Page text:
Carrier Sense Multiple Access with Collision Detection (CSMA/CD) is an algorithm used to try and reduce the number of collisions from occurring on a shared collision domain. The nature of a shared collision domain is that only one device can be sending or receiving traffic at any given time. Otherwise when two frames from two devices overlap with each other on the transmission medium at the same instant a collision occurs and results in bit errors or lost frames.
CSMA/CD was introduced to minimize the number of collisions that occurred on these types of networks. It defined a specific set of rules for hosts to use when a collision was detected on the network in order to properly transmit data.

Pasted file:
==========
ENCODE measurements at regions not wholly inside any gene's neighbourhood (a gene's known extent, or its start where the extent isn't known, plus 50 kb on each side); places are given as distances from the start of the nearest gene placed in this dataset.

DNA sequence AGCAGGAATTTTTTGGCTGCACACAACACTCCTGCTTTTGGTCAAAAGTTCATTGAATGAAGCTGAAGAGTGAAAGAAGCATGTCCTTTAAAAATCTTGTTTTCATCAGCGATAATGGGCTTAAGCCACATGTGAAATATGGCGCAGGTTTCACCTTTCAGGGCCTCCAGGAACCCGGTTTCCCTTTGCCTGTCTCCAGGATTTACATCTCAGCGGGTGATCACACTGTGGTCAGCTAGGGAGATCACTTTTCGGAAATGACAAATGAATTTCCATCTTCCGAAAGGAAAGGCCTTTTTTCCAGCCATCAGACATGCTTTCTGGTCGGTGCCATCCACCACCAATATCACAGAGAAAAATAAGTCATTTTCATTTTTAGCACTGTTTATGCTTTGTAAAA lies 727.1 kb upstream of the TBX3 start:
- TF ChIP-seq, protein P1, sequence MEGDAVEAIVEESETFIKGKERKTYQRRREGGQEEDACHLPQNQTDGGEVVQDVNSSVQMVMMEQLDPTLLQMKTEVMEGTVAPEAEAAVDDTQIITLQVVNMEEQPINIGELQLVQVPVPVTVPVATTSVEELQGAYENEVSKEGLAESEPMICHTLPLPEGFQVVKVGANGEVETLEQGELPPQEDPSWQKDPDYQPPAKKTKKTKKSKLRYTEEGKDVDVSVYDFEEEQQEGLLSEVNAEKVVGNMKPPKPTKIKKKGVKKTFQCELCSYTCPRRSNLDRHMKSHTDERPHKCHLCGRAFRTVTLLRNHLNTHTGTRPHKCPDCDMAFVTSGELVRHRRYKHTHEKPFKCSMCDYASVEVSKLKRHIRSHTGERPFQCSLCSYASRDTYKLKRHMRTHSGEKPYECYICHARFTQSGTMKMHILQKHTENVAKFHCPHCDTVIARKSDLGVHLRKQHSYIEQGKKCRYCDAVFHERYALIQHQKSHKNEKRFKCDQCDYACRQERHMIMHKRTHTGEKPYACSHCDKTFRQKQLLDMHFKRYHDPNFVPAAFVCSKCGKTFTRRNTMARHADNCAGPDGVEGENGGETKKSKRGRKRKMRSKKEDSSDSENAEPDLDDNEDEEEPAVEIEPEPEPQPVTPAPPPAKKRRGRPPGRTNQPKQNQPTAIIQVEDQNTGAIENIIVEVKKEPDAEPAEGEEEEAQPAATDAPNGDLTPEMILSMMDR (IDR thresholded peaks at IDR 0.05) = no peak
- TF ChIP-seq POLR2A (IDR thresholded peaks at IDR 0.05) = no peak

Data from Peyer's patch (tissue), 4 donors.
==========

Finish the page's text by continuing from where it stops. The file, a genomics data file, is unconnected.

- If a PC needs to send a frame it listens on the connection until it senses that its not busy (cannot sense carrier signal on the Ethernet connection)
- When the Ethernet is not busy, begin sending the frame
- The sender of the frame then listens to the connection to make sure that no collision occurred.
- If a collision occurred, all stations that sent a frame send a jamming signal to ensure all other stations are aware of a collision
- After the jamming is complete each sender of the collided frames randomizes a timer and waits that long before attempting to resend the frame. Other stations that did not participate in the collision do not have to wait to send.
- After all timers expire, the original senders can begin again with Step 1
NICs operating in HDX mode use loopback circuitry when transmitting a frame. This circuitry loops the transmitted frame back to the receive side of the NIC, so that when the NIC receives a frame over the cable, the combined looped-back signal and the received signal allows the NIC to notice that a collision has occurred.
This method of detecting collisions is what is referred to in step 3 of the CSMA/CD process.